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RE: Hanson 2006, Mortimer, Baeker response

Christopher Taylor wrote:

    I would disagree strongly in the case of 'Eu-'. This prefix (meaning
'true', as most listmembers are probably aware) has been widely used in
multiple circumstances in nomenclature.

I think context is crucial here. We only have Euornithopoda because we had Ornithopoda before it. Euornithopoda was conceived as a subset of Ornithopoda. This is also true for Neosauropoda and Eusauropoda within Sauropoda, Eusaurischia within Saurischia, Neoceratopsia within Ceratopsia, and Euarchonta within Archonta. And so on. I support PhyloCode's notion that it is inappopriate to have taxa like Euarchonta enduring if and when Archonta is defunct.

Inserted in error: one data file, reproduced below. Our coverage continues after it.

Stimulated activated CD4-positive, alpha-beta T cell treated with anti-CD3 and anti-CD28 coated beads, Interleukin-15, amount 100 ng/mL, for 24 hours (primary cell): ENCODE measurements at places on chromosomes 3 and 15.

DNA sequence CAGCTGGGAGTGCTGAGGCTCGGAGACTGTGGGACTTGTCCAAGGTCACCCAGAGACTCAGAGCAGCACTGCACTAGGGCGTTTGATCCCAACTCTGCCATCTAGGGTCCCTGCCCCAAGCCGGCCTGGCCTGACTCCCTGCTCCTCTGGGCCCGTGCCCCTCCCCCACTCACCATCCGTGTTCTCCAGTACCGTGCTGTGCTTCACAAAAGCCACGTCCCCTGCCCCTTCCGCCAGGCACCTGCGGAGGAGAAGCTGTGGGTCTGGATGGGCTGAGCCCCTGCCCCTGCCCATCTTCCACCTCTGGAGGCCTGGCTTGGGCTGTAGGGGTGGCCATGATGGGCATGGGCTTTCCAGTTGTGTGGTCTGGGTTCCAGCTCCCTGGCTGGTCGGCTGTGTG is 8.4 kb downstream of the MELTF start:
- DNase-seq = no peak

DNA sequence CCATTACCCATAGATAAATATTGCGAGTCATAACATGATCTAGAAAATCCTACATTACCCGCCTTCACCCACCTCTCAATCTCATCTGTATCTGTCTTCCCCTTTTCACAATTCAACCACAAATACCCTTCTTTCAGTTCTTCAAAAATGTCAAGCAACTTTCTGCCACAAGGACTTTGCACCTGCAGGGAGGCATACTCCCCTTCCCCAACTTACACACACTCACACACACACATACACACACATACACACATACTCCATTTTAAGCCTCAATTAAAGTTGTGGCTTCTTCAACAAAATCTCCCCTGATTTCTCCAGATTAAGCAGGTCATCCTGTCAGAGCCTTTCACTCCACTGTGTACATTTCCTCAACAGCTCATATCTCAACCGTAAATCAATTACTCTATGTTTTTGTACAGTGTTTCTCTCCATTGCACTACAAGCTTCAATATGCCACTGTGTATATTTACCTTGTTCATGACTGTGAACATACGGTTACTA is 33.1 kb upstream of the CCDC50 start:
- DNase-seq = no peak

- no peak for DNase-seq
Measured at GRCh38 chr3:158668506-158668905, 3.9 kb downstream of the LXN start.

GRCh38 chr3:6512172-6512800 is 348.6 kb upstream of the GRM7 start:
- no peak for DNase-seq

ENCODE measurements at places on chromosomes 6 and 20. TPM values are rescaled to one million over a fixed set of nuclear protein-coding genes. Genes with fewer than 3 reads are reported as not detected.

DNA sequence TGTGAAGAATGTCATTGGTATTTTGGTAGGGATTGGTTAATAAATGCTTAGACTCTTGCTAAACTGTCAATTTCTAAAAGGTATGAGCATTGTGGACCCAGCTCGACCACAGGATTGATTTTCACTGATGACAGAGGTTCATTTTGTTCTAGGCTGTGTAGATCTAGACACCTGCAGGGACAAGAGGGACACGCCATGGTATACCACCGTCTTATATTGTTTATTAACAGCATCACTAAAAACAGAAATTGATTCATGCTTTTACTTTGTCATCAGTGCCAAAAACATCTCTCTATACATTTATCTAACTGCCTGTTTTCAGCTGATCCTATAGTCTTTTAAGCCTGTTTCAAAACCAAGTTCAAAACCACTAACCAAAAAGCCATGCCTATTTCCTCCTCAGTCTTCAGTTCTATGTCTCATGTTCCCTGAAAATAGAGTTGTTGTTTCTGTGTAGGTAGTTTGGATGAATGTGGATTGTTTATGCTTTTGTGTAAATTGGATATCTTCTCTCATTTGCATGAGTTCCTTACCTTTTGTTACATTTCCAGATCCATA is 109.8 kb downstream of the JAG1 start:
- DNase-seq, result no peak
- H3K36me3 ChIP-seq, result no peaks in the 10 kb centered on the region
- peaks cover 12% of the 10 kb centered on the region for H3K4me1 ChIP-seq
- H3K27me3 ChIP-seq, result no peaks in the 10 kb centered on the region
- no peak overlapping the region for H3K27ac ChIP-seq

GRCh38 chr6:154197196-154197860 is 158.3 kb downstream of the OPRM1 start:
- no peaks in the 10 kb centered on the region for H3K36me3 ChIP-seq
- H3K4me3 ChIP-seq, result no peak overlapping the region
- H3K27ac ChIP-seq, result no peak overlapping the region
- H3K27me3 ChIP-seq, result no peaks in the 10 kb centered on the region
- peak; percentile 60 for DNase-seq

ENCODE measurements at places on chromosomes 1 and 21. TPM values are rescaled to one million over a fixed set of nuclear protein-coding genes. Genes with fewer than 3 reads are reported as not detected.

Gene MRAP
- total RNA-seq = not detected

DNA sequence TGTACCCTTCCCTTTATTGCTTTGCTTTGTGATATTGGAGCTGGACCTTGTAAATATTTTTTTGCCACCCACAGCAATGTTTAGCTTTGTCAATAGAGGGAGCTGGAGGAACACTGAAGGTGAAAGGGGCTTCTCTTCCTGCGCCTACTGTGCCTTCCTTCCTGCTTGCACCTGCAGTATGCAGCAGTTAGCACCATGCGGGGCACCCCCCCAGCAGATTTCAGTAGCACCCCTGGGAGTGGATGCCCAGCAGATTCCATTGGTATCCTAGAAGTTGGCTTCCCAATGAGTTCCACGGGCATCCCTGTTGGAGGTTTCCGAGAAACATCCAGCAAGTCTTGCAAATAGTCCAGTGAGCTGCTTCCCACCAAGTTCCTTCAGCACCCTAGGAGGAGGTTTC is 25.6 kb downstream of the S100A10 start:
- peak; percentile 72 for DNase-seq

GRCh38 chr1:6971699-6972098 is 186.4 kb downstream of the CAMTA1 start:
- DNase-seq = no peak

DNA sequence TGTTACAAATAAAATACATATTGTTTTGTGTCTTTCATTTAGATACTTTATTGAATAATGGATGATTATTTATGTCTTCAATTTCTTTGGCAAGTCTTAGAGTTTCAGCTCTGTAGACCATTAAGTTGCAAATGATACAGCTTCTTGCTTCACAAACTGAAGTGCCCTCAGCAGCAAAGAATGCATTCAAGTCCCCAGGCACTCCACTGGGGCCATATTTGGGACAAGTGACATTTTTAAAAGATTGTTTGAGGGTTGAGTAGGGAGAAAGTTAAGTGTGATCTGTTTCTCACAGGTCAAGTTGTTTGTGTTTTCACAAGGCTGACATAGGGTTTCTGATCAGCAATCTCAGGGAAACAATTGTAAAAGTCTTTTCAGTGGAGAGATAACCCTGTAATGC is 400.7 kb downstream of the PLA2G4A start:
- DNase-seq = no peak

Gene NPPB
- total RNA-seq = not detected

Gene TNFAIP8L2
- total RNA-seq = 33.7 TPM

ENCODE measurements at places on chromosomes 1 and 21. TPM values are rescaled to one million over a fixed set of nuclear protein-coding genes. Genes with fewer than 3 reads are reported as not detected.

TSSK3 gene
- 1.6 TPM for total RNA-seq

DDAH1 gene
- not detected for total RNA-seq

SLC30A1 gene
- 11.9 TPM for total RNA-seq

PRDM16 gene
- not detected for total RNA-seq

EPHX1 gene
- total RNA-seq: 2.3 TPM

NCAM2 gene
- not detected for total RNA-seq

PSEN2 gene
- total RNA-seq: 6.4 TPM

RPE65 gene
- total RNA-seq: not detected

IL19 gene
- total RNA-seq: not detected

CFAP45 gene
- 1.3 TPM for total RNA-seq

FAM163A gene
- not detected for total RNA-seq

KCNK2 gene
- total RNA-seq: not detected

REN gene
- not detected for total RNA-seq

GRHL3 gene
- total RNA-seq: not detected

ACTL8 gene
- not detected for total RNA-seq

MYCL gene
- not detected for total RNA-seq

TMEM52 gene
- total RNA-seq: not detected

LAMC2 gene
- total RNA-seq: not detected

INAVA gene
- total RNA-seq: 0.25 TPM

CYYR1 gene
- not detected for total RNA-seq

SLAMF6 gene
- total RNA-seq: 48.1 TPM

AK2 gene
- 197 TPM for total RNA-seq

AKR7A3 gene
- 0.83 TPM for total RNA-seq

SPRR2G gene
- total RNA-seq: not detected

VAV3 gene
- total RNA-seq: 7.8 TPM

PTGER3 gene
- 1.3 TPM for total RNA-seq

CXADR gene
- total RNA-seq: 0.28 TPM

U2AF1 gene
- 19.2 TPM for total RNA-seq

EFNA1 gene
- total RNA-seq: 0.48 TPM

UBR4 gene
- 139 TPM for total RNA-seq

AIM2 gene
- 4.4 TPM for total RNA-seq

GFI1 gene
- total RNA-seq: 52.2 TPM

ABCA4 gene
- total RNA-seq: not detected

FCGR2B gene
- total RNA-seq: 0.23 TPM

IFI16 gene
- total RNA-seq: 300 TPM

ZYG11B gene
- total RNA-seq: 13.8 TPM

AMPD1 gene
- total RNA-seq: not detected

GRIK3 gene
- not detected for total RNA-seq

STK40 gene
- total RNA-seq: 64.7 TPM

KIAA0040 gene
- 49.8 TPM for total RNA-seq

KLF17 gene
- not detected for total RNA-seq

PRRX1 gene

A further sense of 'eu-', however, which a quick scan through my records
shows is mostly used at a generic level at present (but genera will
become just another clade under PhyloCode ;-) ), actually implies
_exclusion_ from the taxon it is named after - as examples, I find
_Eugagrella_, _Euphalangium_, _Eugaleaspis_, _Eucyclops_, etc.

Yep. Also, in genus nomenclature the prefix 'Eu' is often tacked on when the original genus is found (or thought) to be preoccupied - such as _Eucentrosaurus_, _Euhelopus_, or _Euowenia_. But as you say, the context is different. When ruling whether Eu- is an appropriate prefix, Euornithopoda or Euarchonta represents a totally different situation to _Eugagrella_ or _Euhelopus_ etc.

In these
cases, 'eu-' might be interpreted as meaning 'what everyone _originally_
thought of as [taxon]'

_Eucoelophysis_ is such an example: the name implied that the material was conspecific with the *original* _Coelophysis_ type material. However, as it turns out, this may not be the case.